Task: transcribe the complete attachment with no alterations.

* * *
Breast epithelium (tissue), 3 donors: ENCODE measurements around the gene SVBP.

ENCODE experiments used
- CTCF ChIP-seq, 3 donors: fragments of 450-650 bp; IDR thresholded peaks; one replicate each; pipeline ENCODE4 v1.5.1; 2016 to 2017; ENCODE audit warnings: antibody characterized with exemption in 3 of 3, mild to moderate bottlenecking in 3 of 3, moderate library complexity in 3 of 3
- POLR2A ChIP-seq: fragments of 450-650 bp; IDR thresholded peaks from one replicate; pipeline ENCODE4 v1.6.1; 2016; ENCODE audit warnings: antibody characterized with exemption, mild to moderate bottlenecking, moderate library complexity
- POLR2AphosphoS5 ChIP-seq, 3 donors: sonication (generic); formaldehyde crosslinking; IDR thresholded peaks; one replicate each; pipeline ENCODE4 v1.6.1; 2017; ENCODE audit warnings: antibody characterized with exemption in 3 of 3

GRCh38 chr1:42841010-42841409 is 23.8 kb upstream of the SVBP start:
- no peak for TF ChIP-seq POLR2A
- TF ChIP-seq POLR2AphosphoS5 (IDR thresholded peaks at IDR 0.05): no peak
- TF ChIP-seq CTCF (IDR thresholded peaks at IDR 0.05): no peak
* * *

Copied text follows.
Breast epithelium (tissue), 3 donors: ENCODE measurements around the gene SVBP.

ENCODE experiments used
- CTCF ChIP-seq, 3 donors: fragments of 450-650 bp; IDR thresholded peaks; one replicate each; pipeline ENCODE4 v1.5.1; 2016 to 2017; ENCODE audit warnings: antibody characterized with exemption in 3 of 3, mild to moderate bottlenecking in 3 of 3, moderate library complexity in 3 of 3
- POLR2A ChIP-seq: fragments of 450-650 bp; IDR thresholded peaks from one replicate; pipeline ENCODE4 v1.6.1; 2016; ENCODE audit warnings: antibody characterized with exemption, mild to moderate bottlenecking, moderate library complexity
- POLR2AphosphoS5 ChIP-seq, 3 donors: sonication (generic); formaldehyde crosslinking; IDR thresholded peaks; one replicate each; pipeline ENCODE4 v1.6.1; 2017; ENCODE audit warnings: antibody characterized with exemption in 3 of 3

GRCh38 chr1:42841010-42841409 is 23.8 kb upstream of the SVBP start:
- no peak for TF ChIP-seq POLR2A
- TF ChIP-seq POLR2AphosphoS5 (IDR thresholded peaks at IDR 0.05): no peak
- TF ChIP-seq CTCF (IDR thresholded peaks at IDR 0.05): no peak